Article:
Just catching up with this. Jon Chesto of the Boston Business Journal reports that The Boston Globe’s Your Town sites are being trimmed by six correspondents — approximately half the staff. Your Town, part of the Globe’s free Boston.com website, provides hyperlocal coverage of the suburbs as well as of several Boston neighborhoods.
Globe regional editor David Dahl tells Chesto that there will be no site closures. But it seems inevitable that there will be cuts in coverage, even though Globe staff reporters and freelancers will continue to contribute. There are more than 100 Your Town sites and about 15 related Your Campus websites covering colleges and universities in Greater Boston.
Your Town got off to a shaky start in 2008, as GateHouse Media — which operates Wicked Local sites in virtually all of the same communities targeted by Your Town — sued the New York Times Co. (the Globe’s owner, at least for a few more weeks) for copyright infringement, arguing that the Your Town sites in some cases aggregated virtually all of GateHouse’s content for a given community without offering much else.
The two sides reached an out-of-court settlement in early 2009, as I reported for The Guardian. Your Town eventually grew into a valuable resource in many communities. But it looks like the sites, which carry little advertising, got to be too expensive to operate.
Chesto writes that the cuts call hyperlocal coverage into question as a business strategy, noting that AOL’s Patch sites are in the midst of deep cuts as well. But though hyperlocal may well be a loser at the corporate chain level, there are a number of successful independent sites operating across the country. You could read a book about such sites, hint, hint. The real issue is that hyperlocal is best understood as a grassroots phenomenon.
Did Globe executives reach this decision on their own? Or was incoming owner John Henry involved? And if he was, what does that say about his priorities for the Globe?
(Disclosure: Journalism students at Northeastern as well as several other Boston colleges and universities contribute to the Your Town and Your Campus sites.)
One thought on “Globe cuts Your Town staffing in half”
The only thing I would question is Chesto’s perception that somehow, these cuts are a somehow a defeat for hyperlocal or even big companies venturing into hyperlocal. It’s the exact opposite – if you’re going to compete, you need to have a better widget than what is already there and Your Town never offered that.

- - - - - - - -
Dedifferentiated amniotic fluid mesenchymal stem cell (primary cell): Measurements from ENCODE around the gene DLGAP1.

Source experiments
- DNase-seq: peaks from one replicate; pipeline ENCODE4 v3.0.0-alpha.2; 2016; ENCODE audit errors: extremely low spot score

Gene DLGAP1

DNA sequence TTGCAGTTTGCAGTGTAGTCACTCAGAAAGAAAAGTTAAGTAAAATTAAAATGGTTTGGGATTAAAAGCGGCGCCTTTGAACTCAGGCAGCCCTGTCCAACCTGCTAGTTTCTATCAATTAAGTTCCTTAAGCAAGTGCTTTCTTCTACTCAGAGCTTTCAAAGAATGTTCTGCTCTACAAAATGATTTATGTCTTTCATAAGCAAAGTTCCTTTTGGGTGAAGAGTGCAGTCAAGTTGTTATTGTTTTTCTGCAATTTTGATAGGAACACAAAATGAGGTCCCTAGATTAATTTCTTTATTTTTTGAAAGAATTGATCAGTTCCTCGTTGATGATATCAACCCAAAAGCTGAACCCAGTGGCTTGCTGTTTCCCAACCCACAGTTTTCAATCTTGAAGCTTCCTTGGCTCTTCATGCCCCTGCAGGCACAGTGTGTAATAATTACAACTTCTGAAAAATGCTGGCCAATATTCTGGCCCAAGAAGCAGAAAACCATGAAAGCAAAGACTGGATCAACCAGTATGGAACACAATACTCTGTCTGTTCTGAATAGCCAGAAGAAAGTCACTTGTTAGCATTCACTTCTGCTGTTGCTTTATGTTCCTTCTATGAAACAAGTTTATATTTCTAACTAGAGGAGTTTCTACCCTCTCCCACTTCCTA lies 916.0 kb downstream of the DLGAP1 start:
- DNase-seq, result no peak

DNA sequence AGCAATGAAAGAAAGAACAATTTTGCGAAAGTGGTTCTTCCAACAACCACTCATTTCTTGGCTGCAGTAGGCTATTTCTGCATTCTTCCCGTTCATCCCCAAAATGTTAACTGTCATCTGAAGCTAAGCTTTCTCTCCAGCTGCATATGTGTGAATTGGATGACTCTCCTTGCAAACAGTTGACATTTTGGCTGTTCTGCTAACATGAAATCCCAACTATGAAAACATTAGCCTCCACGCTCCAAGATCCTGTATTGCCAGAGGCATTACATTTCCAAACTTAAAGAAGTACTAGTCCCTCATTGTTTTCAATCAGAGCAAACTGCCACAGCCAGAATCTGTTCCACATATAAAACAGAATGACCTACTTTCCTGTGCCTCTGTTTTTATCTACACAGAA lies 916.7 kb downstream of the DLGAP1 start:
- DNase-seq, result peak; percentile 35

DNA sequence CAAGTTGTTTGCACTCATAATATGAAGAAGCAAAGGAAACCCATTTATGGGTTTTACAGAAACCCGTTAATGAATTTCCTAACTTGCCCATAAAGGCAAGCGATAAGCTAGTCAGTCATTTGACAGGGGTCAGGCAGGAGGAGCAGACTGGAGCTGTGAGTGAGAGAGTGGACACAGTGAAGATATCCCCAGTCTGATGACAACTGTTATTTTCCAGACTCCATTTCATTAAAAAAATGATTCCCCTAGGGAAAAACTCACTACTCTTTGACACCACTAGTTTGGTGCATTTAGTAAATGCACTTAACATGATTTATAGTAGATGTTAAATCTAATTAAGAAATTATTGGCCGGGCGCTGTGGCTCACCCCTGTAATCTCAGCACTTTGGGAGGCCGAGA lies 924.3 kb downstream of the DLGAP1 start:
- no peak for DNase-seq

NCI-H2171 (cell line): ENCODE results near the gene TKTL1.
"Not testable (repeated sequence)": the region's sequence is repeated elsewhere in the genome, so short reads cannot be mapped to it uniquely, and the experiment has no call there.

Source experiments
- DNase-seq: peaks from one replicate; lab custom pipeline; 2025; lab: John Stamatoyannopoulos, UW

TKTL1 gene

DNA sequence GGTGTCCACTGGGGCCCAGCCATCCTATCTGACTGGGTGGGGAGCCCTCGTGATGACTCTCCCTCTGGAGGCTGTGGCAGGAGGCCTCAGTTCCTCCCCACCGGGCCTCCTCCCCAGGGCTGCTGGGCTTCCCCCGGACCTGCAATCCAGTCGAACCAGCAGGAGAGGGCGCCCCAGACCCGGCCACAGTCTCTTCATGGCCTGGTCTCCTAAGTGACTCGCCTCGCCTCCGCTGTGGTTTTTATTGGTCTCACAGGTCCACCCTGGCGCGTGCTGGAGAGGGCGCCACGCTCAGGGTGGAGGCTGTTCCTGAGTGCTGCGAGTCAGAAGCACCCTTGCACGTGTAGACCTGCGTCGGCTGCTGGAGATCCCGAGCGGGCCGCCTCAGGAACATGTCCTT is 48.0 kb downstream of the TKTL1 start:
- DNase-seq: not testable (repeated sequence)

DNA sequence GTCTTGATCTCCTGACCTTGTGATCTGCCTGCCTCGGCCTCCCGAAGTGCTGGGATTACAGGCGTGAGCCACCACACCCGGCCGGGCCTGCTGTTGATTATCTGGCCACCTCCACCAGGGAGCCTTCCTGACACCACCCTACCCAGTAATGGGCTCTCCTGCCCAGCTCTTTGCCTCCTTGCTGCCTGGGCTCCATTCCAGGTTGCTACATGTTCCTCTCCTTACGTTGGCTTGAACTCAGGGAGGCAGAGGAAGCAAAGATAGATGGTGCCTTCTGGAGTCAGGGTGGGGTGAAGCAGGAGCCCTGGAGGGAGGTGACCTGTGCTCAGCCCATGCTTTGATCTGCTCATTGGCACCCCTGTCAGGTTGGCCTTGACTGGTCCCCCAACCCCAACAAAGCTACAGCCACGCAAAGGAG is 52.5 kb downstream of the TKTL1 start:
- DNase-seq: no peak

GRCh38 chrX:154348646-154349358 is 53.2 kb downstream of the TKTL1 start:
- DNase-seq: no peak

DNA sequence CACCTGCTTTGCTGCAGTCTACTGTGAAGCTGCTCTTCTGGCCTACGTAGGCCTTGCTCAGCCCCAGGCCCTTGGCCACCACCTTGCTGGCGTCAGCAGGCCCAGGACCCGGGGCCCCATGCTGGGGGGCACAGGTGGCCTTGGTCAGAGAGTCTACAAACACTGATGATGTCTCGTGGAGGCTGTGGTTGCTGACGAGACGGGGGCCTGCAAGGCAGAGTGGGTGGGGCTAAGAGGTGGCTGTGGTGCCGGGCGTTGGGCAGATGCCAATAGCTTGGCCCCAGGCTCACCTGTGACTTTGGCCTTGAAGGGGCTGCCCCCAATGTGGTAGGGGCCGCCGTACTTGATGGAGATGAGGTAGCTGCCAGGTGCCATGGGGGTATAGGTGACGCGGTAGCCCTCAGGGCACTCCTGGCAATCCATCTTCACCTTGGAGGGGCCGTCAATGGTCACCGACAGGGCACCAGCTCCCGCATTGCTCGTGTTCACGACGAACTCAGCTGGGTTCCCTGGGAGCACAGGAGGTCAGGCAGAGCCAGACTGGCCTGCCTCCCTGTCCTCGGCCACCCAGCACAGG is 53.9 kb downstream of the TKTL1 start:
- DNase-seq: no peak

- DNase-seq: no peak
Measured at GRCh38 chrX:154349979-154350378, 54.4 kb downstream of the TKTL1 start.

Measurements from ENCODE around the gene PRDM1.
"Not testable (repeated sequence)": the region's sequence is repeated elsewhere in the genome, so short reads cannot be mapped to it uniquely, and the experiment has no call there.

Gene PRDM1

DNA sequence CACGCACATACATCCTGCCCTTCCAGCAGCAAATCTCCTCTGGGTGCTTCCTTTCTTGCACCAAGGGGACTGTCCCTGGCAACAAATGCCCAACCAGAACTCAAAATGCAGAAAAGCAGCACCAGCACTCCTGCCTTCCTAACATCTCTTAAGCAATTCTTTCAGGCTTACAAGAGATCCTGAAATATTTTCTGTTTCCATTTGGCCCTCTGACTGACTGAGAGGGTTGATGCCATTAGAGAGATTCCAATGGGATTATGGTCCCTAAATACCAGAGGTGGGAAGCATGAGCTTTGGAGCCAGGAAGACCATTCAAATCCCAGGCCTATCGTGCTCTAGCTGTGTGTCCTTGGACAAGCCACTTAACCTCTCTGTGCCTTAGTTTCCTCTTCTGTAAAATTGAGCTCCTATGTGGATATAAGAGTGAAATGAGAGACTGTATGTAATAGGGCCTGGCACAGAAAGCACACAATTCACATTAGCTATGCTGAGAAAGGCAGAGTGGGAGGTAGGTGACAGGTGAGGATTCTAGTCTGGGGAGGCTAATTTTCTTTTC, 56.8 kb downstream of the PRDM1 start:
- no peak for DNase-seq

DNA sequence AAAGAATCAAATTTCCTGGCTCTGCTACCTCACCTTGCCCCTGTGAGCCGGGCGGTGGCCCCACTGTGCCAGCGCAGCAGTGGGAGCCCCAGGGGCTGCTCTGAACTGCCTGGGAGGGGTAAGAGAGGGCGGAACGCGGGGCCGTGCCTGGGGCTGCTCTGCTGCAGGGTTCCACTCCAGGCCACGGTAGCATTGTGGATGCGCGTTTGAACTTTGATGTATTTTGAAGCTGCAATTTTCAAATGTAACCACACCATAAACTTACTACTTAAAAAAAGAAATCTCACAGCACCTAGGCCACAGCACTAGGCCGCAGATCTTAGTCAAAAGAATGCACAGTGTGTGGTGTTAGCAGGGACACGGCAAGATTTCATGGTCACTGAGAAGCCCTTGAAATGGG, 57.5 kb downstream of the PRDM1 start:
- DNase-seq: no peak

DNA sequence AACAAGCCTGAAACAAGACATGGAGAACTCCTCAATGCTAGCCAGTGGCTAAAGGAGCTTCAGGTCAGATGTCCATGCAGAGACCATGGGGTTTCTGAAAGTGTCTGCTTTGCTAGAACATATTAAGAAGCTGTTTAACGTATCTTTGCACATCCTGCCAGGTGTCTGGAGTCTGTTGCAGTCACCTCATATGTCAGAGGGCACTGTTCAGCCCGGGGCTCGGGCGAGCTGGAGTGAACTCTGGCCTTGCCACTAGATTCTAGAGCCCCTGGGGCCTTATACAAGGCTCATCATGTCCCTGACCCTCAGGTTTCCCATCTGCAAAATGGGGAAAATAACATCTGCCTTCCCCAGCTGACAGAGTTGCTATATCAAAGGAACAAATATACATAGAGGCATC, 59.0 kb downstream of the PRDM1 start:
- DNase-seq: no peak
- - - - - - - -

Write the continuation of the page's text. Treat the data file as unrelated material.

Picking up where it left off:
Having competed with a Your Town site from its start until 2011 in Belmont, I can say that this was the major problem. Your Town wasn’t offering anything more than was already being offered by Wicked Local Belmont and the Belmont Citizen-Herald print edition (mailed to 40% of homes on Thursday). When I came back to Gatehouse in 2007 (I was there from late 1999 to 2004 too), we implemented digital first and ran Wicked Local like a daily newspaper online, with multiple updates a day (while also holding exclusive content for print only too). All during that time, I can’t recall a single major story that the Globe Northwest section or Your Town ever broke that we didn’t have first, in some cases, weeks before them. They were never at Town Meeting or the Board of Selectmen’s meeting or even in the community gathering news on a regular basis. That’s hyperlocal and they weren’t really doing it in Belmont (or many other towns).
In the Northwest region, it was a running gag at Gatehouse because sources knew that once a Gatehouse paper covered something, they would be called a few days later from a Globe reporter with plans to essentially re-write stories we already produced.
They did try to curate bloggers and some members of the Belmont community who didn’t like my editorials did contribute to Your Town, in an effort to boost competition, but that petered out.
When Belmont Patch came along in 2010, there really wasn’t a need for Your Town Belmont at all putting a story up now and then: Members of the community had TWO news orgs covering the community full-time (in some cases, a ton Massachusetts communities now have three or four news outlets covering them, with a limited amount of eyeballs for ads).
In other words, it isn’t or wasn’t the death of hyperlocal or even a big company venturing into hyperlocal; it was just competition. The idea was completely squeezed out by already existing coverage – Gatehouse – and a second news org – Patch – both of which were offering better coverage than Your Town could or would ever offer.
Also, don’t forget, Your Town was created as a supplement – and in some cases, replacement – for the neighborhood sections of the Globe’s outlying regions (remember the cuts there, when they started combining communities to cut costs?). I’m sorry to read that any journalists have lost their jobs but if you’re going to jump in, create a better widget.
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